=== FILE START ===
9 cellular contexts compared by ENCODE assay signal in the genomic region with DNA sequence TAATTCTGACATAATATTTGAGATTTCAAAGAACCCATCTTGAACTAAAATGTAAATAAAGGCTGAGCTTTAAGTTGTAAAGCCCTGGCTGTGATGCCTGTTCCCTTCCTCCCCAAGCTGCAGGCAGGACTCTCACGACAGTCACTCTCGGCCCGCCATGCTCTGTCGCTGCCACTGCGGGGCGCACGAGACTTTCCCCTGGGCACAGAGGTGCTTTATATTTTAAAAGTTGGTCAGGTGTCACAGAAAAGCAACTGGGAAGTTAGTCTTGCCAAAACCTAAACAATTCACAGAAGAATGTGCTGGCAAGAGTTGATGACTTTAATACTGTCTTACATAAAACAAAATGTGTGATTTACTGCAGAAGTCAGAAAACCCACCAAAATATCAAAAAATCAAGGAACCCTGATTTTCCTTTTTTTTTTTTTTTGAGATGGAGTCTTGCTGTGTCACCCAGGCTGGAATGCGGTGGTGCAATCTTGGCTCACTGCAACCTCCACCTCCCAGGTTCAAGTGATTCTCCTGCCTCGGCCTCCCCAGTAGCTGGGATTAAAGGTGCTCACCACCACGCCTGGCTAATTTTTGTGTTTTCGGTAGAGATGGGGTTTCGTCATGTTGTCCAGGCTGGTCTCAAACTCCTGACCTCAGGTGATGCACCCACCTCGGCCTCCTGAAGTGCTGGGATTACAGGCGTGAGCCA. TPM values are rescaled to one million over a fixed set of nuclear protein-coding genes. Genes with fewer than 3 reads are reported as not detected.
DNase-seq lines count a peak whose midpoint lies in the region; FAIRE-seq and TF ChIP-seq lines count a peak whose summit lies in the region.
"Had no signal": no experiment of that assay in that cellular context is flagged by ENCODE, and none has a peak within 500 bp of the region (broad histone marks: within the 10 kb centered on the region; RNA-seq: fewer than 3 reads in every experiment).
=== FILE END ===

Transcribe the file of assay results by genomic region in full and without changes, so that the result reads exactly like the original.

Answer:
9 cellular contexts compared by ENCODE assay signal in the genomic region with DNA sequence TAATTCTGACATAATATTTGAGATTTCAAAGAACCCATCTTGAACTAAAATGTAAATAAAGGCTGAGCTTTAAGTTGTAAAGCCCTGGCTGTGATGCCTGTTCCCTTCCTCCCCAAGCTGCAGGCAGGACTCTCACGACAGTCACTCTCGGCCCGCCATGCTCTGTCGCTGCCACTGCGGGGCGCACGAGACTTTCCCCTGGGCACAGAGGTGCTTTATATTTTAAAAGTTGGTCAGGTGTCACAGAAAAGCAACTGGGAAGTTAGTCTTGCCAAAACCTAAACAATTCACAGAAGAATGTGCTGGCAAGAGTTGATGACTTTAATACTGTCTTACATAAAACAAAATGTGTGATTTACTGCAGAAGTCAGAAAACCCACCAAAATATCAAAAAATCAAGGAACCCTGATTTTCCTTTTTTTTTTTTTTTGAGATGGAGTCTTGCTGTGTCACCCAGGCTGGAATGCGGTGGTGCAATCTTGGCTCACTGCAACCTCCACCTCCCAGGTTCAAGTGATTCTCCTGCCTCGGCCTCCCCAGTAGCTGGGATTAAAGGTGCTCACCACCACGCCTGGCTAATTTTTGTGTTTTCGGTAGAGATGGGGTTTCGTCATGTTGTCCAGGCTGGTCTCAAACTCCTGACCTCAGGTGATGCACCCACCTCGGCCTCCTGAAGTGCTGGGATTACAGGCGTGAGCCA. TPM values are rescaled to one million over a fixed set of nuclear protein-coding genes. Genes with fewer than 3 reads are reported as not detected.
DNase-seq lines count a peak whose midpoint lies in the region; FAIRE-seq and TF ChIP-seq lines count a peak whose summit lies in the region.
"Had no signal": no experiment of that assay in that cellular context is flagged by ENCODE, and none has a peak within 500 bp of the region (broad histone marks: within the 10 kb centered on the region; RNA-seq: fewer than 3 reads in every experiment).